- A new American Association of University Professors report released Monday showcases the expanding athletic spending by colleges and universities amid flat or falling academic budgets.
- An academic watchdog group, the Knight Commission on Intercollegiate Athletics, also sees this trend spreading from Division I schools to Division II and III, and even community colleges, with co-chair and University of Maryland Chancellor William Kirwan saying the report shows "our worst fears are coming to pass.”
- According to one of the report's co-authors, Hampden-Sydney College economics professor Saranna Thornton, hypothesizes that the spending increases at the Division II level and lower may be an effort to drive recruitment with more impressive athletics.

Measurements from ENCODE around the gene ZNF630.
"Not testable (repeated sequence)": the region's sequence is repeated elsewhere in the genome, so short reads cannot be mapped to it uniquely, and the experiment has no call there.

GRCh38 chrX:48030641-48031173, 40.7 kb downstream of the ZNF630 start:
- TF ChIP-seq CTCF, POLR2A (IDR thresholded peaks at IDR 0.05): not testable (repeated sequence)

This morning, we covered what this same report had to say regarding faculty salaries (they're up, but not by much). American Council on Education Senior Vice President Terry W. Hartle tells the New York Times, however, that the numbers in the AAUP's report must be "viewed in context" and "may not be alarming," since the organization "has a vested interest in finding that too little money is going to faculty and too much to sports and administration."
Still, some of the findings are quite telling. For example, if only 23 of the over 1,000 colleges and universities in the NCAA have athletic programs with greater revenues than expenses, then it stands to reason that many of these schools, like Rutgers, are being at least partially financed from their schools' general funds. In that context, it's quite troubling that athletic spending is taking away from funds meant for instruction, research, and public service — and it's also more fuel for the argument that college athletics, which have also been called out for allowing institutions to take advantage of their star athletes, are overdue for a rethinking.